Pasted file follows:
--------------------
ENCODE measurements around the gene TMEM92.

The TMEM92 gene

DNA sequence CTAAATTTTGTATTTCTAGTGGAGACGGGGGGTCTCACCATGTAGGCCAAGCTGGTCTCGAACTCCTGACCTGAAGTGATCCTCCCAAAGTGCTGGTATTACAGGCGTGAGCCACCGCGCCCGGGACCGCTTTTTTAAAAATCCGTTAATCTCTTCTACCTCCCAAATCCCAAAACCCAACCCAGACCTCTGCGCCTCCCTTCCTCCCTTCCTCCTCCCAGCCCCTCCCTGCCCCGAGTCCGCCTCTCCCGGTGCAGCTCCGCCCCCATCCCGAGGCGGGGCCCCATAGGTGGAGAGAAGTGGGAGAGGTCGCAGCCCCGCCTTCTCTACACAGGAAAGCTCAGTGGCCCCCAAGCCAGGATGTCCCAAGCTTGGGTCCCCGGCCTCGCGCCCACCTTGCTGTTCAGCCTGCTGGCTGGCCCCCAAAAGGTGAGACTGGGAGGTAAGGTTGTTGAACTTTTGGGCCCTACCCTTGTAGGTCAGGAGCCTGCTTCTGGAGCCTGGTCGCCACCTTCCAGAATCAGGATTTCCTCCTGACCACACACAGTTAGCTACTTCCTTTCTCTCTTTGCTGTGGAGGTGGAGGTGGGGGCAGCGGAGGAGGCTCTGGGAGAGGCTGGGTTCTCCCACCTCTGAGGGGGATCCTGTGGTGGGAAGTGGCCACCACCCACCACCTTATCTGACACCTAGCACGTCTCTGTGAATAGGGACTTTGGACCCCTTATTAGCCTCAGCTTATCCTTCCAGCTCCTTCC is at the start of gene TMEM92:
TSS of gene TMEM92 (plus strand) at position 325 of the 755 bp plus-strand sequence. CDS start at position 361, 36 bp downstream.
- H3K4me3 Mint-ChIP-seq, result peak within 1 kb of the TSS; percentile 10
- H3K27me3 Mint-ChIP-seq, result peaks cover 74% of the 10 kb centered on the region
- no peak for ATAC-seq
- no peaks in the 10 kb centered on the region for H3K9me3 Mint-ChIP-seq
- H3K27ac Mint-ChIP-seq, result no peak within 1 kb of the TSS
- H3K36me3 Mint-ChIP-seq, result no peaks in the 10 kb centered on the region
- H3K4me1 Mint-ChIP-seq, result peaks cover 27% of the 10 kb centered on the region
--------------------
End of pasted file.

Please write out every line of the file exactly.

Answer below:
ENCODE measurements around the gene TMEM92.

The TMEM92 gene

DNA sequence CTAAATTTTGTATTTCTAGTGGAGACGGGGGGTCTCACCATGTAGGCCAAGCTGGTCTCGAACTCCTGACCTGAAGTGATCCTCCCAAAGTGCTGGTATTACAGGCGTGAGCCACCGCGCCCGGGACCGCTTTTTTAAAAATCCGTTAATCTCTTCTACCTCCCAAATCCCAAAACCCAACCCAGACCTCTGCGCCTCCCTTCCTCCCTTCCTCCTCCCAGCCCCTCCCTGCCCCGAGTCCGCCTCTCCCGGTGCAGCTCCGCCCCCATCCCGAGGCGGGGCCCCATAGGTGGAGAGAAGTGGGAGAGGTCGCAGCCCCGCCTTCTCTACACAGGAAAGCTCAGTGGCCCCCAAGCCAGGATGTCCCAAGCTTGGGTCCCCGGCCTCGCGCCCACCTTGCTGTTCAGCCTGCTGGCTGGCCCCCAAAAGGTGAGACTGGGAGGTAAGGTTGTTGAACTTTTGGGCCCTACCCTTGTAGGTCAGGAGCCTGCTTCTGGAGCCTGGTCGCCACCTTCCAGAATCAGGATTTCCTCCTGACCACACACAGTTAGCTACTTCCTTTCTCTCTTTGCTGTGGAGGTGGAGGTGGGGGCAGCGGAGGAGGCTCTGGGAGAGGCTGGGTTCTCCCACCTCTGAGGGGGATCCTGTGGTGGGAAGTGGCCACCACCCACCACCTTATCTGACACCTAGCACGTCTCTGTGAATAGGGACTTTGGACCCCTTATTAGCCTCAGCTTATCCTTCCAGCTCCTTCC is at the start of gene TMEM92:
TSS of gene TMEM92 (plus strand) at position 325 of the 755 bp plus-strand sequence. CDS start at position 361, 36 bp downstream.
- H3K4me3 Mint-ChIP-seq, result peak within 1 kb of the TSS; percentile 10
- H3K27me3 Mint-ChIP-seq, result peaks cover 74% of the 10 kb centered on the region
- no peak for ATAC-seq
- no peaks in the 10 kb centered on the region for H3K9me3 Mint-ChIP-seq
- H3K27ac Mint-ChIP-seq, result no peak within 1 kb of the TSS
- H3K36me3 Mint-ChIP-seq, result no peaks in the 10 kb centered on the region
- H3K4me1 Mint-ChIP-seq, result peaks cover 27% of the 10 kb centered on the region